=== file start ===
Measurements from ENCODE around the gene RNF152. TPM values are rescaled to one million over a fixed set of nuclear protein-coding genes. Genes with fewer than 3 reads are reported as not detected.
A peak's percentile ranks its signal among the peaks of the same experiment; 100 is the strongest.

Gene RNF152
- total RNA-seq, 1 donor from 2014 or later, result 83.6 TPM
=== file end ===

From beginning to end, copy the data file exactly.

Measurements from ENCODE around the gene RNF152. TPM values are rescaled to one million over a fixed set of nuclear protein-coding genes. Genes with fewer than 3 reads are reported as not detected.
A peak's percentile ranks its signal among the peaks of the same experiment; 100 is the strongest.

Gene RNF152
- total RNA-seq, 1 donor from 2014 or later, result 83.6 TPM